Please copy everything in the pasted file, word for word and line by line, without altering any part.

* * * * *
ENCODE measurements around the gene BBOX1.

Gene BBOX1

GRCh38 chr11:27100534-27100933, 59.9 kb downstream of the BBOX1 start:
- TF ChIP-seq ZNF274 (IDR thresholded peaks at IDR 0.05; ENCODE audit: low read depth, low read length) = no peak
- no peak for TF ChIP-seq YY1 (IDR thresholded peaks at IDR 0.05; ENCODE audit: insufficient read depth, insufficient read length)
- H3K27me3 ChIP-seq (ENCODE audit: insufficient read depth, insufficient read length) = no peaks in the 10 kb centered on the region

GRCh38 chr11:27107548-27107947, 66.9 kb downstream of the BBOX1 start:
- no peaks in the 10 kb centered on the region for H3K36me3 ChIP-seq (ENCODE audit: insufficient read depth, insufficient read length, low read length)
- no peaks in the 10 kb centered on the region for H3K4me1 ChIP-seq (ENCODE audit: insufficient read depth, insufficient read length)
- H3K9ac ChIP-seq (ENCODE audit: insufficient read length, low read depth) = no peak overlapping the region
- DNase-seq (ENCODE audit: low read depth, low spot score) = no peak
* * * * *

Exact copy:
ENCODE measurements around the gene BBOX1.

Gene BBOX1

GRCh38 chr11:27100534-27100933, 59.9 kb downstream of the BBOX1 start:
- TF ChIP-seq ZNF274 (IDR thresholded peaks at IDR 0.05; ENCODE audit: low read depth, low read length) = no peak
- no peak for TF ChIP-seq YY1 (IDR thresholded peaks at IDR 0.05; ENCODE audit: insufficient read depth, insufficient read length)
- H3K27me3 ChIP-seq (ENCODE audit: insufficient read depth, insufficient read length) = no peaks in the 10 kb centered on the region

GRCh38 chr11:27107548-27107947, 66.9 kb downstream of the BBOX1 start:
- no peaks in the 10 kb centered on the region for H3K36me3 ChIP-seq (ENCODE audit: insufficient read depth, insufficient read length, low read length)
- no peaks in the 10 kb centered on the region for H3K4me1 ChIP-seq (ENCODE audit: insufficient read depth, insufficient read length)
- H3K9ac ChIP-seq (ENCODE audit: insufficient read length, low read depth) = no peak overlapping the region
- DNase-seq (ENCODE audit: low read depth, low spot score) = no peak